- Start the process all over again by going back to the dealer, trading in the car and paying off the Minimum Guaranteed Future Value [MGFV] to the finance company. Any surplus can then be put towards the deposit on a new car. Alternatively, the car can be sold privately, keeping any surplus in excess of the MGFV.
- Return the car and walk away. If the market conditions have changed and the car is worth less than the MGFV, the lender will absorb any loss. Provided the vehicle is in good condition for its age and does not exceed the agreed mileage.
- Keep the car by paying off the MGFV. Even if the vehicle is worth more, the customer only has to find the agreed Minimum Guaranteed Future Value set at the outset of your finance plan.
Both new and used vehicles can be purchased on a PCP plan.
Conditional Sale
  This is the most common form of car finance after PCPs and is what most customers describe as Hire Purchase. As the name implies, Conditional Sale means that the vehicle is sold to the customer subject to certain conditions, which typically include:
- All the payments are made, and made on time
- The vehicle is comprehensively insured at all times
- The vehicle is kept in good condition

The customer starts by paying a deposit followed by the balance [plus interest] being paid in fixed installments over a pre-determined contract period – typically 36 months. If all the conditions are satisfied, full ownership passes to the customer when the final installment is paid.

As the customer does not own the vehicle until all the conditions have been met, the lender still has the right of repossession, should the customer be in default under the terms of the agreement.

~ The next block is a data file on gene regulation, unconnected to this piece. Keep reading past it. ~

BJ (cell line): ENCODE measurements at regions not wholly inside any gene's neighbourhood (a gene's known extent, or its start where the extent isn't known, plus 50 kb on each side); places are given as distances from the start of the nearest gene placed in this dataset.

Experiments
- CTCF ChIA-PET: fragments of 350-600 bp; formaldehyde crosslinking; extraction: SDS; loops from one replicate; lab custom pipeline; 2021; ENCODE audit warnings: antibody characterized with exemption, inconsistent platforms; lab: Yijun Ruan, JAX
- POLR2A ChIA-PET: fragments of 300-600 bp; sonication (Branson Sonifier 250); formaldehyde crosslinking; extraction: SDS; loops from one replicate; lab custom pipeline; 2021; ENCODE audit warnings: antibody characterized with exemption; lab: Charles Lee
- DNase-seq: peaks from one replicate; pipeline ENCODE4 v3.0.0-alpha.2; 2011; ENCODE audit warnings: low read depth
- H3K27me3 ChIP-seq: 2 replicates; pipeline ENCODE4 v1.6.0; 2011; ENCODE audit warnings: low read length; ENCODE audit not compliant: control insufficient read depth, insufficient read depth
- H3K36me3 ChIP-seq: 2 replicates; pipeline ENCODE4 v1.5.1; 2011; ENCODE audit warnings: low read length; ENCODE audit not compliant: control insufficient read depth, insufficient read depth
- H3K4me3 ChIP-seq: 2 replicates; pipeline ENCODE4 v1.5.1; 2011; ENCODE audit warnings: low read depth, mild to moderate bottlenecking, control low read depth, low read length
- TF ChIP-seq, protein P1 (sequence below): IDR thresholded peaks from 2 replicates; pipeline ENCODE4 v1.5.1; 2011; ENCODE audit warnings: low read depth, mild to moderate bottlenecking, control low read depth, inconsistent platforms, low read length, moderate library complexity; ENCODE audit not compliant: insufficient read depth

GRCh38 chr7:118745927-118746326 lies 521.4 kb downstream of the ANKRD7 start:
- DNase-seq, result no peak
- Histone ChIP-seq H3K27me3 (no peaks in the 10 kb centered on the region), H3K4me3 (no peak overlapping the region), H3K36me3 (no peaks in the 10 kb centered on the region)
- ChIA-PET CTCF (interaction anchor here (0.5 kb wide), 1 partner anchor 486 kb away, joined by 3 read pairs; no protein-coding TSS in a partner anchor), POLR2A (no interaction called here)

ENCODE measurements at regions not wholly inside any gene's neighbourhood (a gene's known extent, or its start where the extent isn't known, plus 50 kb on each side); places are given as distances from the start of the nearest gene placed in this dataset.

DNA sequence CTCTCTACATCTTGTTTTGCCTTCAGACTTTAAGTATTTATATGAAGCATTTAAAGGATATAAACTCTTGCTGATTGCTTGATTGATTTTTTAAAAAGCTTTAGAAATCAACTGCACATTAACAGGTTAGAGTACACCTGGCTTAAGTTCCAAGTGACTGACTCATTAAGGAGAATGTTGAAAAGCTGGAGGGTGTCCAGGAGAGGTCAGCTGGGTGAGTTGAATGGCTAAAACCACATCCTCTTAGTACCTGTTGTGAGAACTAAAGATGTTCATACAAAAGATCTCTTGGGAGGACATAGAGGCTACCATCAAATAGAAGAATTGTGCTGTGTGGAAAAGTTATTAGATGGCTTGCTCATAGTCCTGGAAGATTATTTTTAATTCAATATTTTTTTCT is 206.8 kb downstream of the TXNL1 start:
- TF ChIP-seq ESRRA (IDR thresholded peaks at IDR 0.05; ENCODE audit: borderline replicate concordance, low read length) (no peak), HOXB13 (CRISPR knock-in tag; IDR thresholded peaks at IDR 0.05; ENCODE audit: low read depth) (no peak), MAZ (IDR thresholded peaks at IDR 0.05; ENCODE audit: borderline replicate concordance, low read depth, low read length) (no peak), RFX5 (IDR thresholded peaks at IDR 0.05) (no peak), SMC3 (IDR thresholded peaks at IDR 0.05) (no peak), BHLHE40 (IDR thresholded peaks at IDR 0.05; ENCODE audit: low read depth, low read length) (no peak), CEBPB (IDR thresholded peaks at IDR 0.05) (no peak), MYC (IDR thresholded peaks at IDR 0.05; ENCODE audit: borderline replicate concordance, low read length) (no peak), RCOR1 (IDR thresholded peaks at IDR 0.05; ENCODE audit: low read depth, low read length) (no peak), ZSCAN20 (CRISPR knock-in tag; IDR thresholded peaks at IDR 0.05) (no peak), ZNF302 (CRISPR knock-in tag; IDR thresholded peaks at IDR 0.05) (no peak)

Hire Purchase
Traditional HP is similar to Conditional Sale, except the customer hire the vehicle for a fixed period during which time they repay, by installments, the total cost of the car plus interest. At the end of the contract period, the customer may elect to pay a nominal ‘option to purchase’ fee to obtain ownership of the vehicle.

Personal Leasing
Following the Value Added Tax changes in August 1995, the motor finance industry developed Personal Leasing Plans [PLP]. This is a new development for the car finance market and will probably take several years to take off.

Residual Value
A residual value is the value of the asset at the end of the lease term. Residual values play an important role in an operating lease that is used in conjunction with equipment that retains value at the end of the contract period. The residual value will be left out of the rental calculation. Either the leasing company or a third party will take the risk that the asset will not be worth the amount of the residual value at the end of the lease.

Balloon Rentals
Under a balloon rental payments are made over the period of the lease, sometimes a larger payment or lump sum called a balloon payment is made at the beginning or end of the lease period. Often the customer would pay a balloon payment on the last day of their lease.

Lease Purchase
A lease purchase is essentially the same as HP; the main difference is in the terms and structure of repayments. Some finance companies differentiate Lease Purchase from Hire Purchase by using it where the customer wishes to defer payment of a substantial part of the asset cost until the end of the agreement.

Chattel Mortgages
A chattel mortgage is a type of fixed charge taken over identifiable and moveable assets such as plant and machinery. Chattels are defined as any property other than freehold land. Chattel mortgages are normally only available if the customer is a corporate body in England and Wales (Scotland does not recognize them except for ships or aircraft).